and behaviour modification3) and the empirical objectives of tort law (pri-
marily compensation and deterrence4) better than will thirteen provincial
and territorial classes. We expand briefly on these premises in this section.5
The class action is superior to an individual action where it permits
similarly situated plaintiffs to pool litigation resources, approaching the
economy of scale that defendants in multiple related actions enjoy as a
matter of course.6Any unnecessary subdividing of the single class action
into smaller actions will sacrifice some of the litigative efficiency of the
whole, even where plaintiffs’ counsel cooperate in bringing multiple
provincial actions.7In province-by-province certification, per-claim litiga-
tion costs will increase for plaintiffs at a greater rate than defendants,8set-
Interjurisdictional Class Actions 435
5 For a much fuller discussion of the economic effects of claims aggregation, see Craig
Jones, Theory of Class Actions (Toronto: Irwin Law, 2003).
6 The idea that mass tort defendants treat large-scale claims as a “virtual class action,”
spreading per-claim litigation costs over all classable claims, was developed in a series of
canonical articles by Harvard’s David Rosenberg. See David Rosenberg, “A ‘Public Law’
Vision of the Tort System” (1984) 97 Harvard L. Rev. 849; David Rosenberg, “Class
Actions for Mass Torts: Doing Individual Justice by Collective Means” (1987) 62 Ind. L.J.
561; David Rosenberg, “Of End Games and Openings in Mass Tort Cases: Lessons from
a Special Master” (1989) 69 B.U. L. Rev. 695; David Rosenberg, “Individual Justice and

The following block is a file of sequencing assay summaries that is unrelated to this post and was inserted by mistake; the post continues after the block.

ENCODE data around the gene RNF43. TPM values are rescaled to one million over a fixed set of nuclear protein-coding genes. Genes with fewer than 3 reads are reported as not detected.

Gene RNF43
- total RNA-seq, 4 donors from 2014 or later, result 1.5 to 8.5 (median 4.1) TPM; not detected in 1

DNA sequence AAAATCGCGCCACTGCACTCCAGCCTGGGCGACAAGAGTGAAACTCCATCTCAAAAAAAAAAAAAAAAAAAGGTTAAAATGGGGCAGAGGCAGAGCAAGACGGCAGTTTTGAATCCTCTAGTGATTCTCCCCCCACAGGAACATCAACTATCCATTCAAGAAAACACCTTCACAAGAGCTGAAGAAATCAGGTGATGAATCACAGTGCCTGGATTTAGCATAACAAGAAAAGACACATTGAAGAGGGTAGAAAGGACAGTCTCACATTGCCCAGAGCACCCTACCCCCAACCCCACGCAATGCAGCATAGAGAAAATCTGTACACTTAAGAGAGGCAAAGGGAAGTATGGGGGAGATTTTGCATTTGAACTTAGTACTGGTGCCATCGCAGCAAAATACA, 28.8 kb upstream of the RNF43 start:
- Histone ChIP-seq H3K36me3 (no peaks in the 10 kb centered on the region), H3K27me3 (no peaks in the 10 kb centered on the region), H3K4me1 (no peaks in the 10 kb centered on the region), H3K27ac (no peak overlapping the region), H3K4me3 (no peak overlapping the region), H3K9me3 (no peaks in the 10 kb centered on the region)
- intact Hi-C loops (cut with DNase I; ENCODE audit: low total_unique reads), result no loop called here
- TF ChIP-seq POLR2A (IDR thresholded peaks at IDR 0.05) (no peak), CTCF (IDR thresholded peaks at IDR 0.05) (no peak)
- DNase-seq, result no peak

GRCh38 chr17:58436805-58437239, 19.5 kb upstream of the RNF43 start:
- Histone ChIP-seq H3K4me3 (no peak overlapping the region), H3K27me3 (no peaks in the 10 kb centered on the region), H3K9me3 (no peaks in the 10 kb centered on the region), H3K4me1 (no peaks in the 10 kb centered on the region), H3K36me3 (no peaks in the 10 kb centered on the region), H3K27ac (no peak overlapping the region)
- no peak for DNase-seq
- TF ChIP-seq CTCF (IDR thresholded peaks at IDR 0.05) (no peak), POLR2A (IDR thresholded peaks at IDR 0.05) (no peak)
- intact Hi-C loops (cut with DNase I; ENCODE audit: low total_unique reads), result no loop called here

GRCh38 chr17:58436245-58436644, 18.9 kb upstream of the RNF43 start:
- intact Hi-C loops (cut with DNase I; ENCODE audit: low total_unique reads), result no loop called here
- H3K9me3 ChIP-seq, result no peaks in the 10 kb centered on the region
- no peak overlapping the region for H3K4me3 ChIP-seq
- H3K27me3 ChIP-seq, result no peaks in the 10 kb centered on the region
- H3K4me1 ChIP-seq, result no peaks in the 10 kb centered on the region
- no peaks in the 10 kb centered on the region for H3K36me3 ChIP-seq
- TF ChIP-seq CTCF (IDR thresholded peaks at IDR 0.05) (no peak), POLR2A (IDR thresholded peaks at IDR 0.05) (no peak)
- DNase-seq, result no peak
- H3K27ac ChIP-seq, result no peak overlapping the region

Collectivizing Risk-Based Claims in Mass-Exposure Cases (1996) 71 N.Y.U. L. Rev. 210.
7 For discussion of informal aggregation strategies, see Howard M. Erichson, “Informal
Aggregation: Procedural and Ethical Implications of Coordination among Counsel in
Related Lawsuits” (2000) 50 Duke L.J. 381; see also Michael A. Eizenga, Michael J.
Peerless, & Charles M. Wright, Class Actions Law and Practice (Toronto: Butterworths,
1999) at §2.5 (describing the Australian experience with group litigation strategies).
For a criticism of the “litigation network” approach, see John C. Coffee, “Rescuing the
Private Attorney General: Why the Model of the Lawyer as Bounty Hunter is Not
Working” (1983) 42 MD. L. Rev. 215 at 239–41, nn 56–57. See also Charles Fried &
David Rosenberg, Making Tort Law: What Should be Done and Who Should Do It
(Washington D.C.: AEI Press, 2003) at 90 (“the combination of high costs of organiz-
ing and monitoring collaboration compounded by agency problems and strong incen-
tives for free-riding converge to preclude plaintiffs’ attorneys from efficiently
achieving the maximum scale economies required for deterrence purposes”).
8 This is tautological; forcing any class to subdivide and litigate separately will necessarily
increase per-claim litigation costs. Subdivision of a classable claim imposes extra per-
claim costs on plaintiffs to a greater extent than on defendants, who will treat common
issues — e.g., whether a product was dangerously defective — as a single question,
regardless of the number of jurisdictions in which they are defending the product.
Defendants can employ the same experts, use the same legal research, and even employ
the same lawyers in each jurisdiction where the issues are common — i.e., otherwise
“classable.” Litigation efficiencies automatically accrue to defendants in these circum-
stances far more than plaintiffs, who can at best effect only an imperfect economy of
scale between jurisdictions. David Rosenberg, “Mass Tort Class Actions: What the Defen-
dants Have and Plaintiffs Don’t” (2000) 37 Harv. J. Legis. 393 (exploring the “structural
asymmetry” inuring to the benefit of mass tort defendants absent optimal aggregation).